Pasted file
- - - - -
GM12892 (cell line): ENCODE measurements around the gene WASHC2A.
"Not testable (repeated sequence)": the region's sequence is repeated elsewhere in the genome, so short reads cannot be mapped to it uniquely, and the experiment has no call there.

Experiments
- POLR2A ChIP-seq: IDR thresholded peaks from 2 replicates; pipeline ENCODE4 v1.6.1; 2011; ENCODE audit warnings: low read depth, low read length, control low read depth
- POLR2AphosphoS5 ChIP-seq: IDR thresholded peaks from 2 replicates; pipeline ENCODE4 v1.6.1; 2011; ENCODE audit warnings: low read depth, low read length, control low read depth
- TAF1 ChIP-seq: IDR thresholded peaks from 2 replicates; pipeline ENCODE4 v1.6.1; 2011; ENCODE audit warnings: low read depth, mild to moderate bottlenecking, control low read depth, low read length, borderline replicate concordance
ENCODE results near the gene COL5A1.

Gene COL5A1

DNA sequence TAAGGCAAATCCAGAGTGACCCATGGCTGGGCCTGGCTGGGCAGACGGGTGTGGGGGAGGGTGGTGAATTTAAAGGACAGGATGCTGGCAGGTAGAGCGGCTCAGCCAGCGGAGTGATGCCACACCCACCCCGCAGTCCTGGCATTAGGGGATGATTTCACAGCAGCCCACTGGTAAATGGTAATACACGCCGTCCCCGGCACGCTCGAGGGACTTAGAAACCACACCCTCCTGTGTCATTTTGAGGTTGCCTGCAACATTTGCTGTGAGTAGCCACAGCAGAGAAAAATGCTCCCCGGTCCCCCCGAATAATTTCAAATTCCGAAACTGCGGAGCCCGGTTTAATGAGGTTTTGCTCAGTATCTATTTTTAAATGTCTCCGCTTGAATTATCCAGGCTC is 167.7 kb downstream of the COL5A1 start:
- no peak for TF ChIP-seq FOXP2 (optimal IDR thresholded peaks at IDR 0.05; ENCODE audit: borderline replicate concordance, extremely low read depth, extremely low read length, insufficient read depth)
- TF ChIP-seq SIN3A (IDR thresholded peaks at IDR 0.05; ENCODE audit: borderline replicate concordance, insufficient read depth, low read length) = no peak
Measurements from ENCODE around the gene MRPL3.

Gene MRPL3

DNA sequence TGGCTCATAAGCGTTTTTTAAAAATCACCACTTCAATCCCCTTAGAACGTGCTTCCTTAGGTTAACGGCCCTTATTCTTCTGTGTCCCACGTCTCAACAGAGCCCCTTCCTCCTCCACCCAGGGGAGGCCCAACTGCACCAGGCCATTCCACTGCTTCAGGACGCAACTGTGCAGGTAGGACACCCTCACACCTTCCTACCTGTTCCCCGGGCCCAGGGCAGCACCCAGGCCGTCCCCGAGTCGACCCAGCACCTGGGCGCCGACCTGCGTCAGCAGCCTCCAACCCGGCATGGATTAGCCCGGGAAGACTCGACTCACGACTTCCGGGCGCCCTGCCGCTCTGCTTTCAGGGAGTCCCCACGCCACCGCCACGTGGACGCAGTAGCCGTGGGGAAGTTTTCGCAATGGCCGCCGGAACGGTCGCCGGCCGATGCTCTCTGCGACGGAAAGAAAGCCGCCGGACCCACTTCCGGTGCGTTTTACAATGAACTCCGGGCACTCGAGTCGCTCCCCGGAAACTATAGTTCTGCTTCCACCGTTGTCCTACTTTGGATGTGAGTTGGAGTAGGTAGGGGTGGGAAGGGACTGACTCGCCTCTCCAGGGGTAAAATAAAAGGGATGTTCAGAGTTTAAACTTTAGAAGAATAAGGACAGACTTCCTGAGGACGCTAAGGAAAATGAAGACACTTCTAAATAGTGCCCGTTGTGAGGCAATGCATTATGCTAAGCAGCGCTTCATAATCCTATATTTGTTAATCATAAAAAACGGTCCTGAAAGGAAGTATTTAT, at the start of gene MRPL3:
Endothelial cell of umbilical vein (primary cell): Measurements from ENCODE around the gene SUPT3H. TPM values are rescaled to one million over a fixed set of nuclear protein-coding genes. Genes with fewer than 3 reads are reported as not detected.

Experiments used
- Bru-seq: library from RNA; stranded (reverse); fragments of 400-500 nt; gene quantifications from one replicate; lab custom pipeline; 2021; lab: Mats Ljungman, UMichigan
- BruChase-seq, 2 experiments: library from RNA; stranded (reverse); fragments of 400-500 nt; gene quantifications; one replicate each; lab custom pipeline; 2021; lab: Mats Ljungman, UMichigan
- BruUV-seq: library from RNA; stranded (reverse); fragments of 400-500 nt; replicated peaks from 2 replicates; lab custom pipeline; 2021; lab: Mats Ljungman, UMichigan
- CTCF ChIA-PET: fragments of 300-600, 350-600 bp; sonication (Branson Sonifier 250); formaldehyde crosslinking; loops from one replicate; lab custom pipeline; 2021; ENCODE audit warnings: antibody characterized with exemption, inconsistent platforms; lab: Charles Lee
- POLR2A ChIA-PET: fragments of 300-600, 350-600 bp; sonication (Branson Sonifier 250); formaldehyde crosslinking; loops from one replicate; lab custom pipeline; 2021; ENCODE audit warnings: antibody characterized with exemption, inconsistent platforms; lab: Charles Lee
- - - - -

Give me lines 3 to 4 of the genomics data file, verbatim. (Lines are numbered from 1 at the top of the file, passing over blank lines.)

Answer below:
Experiments
- POLR2A ChIP-seq: IDR thresholded peaks from 2 replicates; pipeline ENCODE4 v1.6.1; 2011; ENCODE audit warnings: low read depth, low read length, control low read depth